The Semantic Web will be an enabling technology for the future because as all of life's components continue to progress and evolve, the demand on us as humans will continue to increase. Work will expect more productivity; family will demand more quality time, and even leisure activities will be technologically advanced. With these variables in mind, I believe humans will demand technologies that help to simplify this treacherous lifestyle. As patterns already indicate, one of the driving forces of technological development is efficiency. Developers are consistently looking for ways to make life's demands less strenuous and more streamlined. The benefits of the semantic web are two-fold. Conceptually, it will enable us to be productive at home while at work, and productive at work while at home. The Semantic Web will be a technology that truly changes our lifestyle. The Web has yet to harness its full potential. We have yet to realize that in addition to computers, other machines can actually participate in the decision-making process via the Internet. This will allow virtually all devices the opportunity to be a helpful resource for humans via the Web. It must be taken into consideration that the Semantic Web will not be separate from the World Wide Web, but an extension of it. It will allow information to be given a well-defined meaning, which will allow computers and people to work in cooperation. With this technology, humans will be able to establish connections to machines that are not currently connected to the World Wide Web. "For the Semantic Web to function, computers must have access to structured collections of information and sets of inference rules that they can use to conduct automated reasoning" (Scientific American: Feature Article: The Semantic Web, 3). Using rules to make inferences, choosing a course of action, and answering questions will add functional logic to the Web. Currently the Semantic Web community is developing this new Web by using Extensible Markup Language (XML) and Resource Description Framework (RDF) and ultimately, Ontologies.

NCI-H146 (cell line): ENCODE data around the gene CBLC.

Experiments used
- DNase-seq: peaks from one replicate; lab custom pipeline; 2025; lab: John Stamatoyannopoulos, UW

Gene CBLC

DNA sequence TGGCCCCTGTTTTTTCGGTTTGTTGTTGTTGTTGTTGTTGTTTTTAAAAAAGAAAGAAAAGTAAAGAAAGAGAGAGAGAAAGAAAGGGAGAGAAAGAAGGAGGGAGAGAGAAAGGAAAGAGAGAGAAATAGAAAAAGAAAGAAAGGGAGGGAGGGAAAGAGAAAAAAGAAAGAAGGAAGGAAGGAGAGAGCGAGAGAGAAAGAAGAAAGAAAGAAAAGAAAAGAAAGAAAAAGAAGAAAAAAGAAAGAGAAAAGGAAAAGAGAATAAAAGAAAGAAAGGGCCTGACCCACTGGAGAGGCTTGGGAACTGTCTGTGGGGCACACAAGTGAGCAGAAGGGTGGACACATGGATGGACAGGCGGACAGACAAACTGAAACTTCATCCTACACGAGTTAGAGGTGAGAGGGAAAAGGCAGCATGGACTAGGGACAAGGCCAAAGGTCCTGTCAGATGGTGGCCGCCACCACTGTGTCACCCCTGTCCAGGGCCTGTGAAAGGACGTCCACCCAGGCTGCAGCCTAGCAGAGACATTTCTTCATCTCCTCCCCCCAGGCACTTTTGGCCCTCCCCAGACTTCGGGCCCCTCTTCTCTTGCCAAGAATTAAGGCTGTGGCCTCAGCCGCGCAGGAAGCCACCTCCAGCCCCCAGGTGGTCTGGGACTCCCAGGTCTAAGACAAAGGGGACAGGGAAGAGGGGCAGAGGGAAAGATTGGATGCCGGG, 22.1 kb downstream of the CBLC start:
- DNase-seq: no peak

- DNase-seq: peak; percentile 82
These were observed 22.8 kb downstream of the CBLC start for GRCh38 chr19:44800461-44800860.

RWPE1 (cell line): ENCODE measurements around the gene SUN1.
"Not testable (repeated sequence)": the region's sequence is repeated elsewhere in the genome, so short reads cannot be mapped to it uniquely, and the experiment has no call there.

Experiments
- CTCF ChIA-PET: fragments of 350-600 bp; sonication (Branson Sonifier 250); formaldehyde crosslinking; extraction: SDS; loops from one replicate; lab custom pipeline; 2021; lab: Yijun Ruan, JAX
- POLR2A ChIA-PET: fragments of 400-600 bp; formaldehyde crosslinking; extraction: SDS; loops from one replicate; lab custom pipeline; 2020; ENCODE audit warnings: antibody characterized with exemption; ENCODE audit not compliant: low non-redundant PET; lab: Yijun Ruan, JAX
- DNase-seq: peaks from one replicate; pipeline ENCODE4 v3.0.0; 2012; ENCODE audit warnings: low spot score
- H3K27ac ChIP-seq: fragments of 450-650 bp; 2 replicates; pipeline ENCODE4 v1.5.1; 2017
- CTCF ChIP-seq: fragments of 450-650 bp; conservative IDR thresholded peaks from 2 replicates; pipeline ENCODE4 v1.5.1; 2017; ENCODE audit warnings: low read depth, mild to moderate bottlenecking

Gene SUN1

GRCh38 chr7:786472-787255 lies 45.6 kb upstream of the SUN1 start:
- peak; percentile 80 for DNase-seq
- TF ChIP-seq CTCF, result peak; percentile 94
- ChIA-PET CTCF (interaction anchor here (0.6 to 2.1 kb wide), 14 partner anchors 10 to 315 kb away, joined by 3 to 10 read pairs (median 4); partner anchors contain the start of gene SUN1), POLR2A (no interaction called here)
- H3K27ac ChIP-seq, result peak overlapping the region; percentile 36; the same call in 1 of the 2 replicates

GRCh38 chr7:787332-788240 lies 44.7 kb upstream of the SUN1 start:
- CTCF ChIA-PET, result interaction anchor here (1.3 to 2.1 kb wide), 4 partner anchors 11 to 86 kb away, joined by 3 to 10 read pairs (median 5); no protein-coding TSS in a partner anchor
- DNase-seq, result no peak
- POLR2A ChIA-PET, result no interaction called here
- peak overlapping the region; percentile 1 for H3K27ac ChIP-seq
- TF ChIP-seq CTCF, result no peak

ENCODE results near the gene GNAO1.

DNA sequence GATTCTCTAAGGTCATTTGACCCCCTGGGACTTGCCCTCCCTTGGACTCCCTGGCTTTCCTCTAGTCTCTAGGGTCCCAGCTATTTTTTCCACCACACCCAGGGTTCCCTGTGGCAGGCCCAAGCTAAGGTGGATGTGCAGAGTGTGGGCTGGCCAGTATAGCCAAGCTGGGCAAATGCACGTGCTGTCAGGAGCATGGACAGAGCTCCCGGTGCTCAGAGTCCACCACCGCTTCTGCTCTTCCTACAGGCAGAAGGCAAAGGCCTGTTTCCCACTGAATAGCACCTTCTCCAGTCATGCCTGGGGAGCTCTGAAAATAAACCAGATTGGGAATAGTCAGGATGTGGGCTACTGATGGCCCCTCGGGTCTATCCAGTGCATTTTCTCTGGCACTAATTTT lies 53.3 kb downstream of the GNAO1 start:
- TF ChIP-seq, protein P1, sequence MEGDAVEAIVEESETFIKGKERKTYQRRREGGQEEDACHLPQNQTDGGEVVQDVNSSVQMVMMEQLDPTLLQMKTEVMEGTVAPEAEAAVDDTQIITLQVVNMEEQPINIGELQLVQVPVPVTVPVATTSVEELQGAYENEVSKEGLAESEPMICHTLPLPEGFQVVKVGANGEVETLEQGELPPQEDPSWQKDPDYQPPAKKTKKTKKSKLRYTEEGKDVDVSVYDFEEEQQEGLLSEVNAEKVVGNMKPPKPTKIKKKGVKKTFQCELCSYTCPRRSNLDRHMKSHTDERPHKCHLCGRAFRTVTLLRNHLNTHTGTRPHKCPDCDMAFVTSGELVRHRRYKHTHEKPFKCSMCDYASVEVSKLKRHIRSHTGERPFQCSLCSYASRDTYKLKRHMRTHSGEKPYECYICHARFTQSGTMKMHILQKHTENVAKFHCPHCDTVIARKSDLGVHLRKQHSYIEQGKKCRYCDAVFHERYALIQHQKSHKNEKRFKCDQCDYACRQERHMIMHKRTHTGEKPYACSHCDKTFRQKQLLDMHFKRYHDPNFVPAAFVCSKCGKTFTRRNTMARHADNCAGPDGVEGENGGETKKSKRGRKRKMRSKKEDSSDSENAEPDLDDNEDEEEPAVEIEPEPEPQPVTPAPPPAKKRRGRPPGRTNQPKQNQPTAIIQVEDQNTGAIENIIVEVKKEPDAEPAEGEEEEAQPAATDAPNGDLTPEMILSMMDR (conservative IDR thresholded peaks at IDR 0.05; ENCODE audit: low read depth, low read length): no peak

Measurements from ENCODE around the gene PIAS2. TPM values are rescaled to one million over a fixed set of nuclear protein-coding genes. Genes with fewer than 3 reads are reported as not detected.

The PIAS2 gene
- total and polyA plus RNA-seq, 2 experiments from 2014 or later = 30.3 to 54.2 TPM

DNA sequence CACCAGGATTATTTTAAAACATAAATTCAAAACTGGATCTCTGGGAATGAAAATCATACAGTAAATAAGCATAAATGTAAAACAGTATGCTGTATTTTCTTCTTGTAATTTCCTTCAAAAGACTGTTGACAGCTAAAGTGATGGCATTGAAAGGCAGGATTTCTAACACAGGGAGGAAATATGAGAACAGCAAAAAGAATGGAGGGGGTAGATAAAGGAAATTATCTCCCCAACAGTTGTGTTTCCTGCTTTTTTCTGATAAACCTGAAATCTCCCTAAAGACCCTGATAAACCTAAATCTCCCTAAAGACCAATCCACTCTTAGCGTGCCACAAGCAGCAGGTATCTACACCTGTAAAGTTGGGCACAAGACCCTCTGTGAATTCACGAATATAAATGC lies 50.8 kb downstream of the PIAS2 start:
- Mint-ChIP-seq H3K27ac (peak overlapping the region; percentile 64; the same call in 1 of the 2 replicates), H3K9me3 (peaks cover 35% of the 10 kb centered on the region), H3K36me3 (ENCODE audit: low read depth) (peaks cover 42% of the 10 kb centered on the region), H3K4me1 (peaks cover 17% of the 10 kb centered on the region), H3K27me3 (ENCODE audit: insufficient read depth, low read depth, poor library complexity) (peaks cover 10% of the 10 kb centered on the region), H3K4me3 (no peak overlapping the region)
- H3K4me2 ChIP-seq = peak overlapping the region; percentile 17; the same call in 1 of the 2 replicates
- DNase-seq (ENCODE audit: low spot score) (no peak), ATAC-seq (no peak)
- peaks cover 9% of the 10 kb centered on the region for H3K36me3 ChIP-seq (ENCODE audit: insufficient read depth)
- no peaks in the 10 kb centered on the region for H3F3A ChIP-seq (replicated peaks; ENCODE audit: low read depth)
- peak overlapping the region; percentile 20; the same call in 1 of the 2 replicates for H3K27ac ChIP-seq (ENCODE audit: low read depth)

Library of Congress Subject Headings

Semantic Web; XML (Document markup language); RDF (Document markup language); Uniform Resource Identifiers

Publication Date


Document Type


Student Type


Degree Name

Information Sciences and Technologies (MS)

Department, Program, or Center

Information Sciences and Technologies (GCCIS)


Daniel Kennedy

Advisor/Committee Member

Michael Axelrod

Advisor/Committee Member

Dianne Bills


Physical copy available from RIT's Wallace Library at TK5105.88815 .R23 2004


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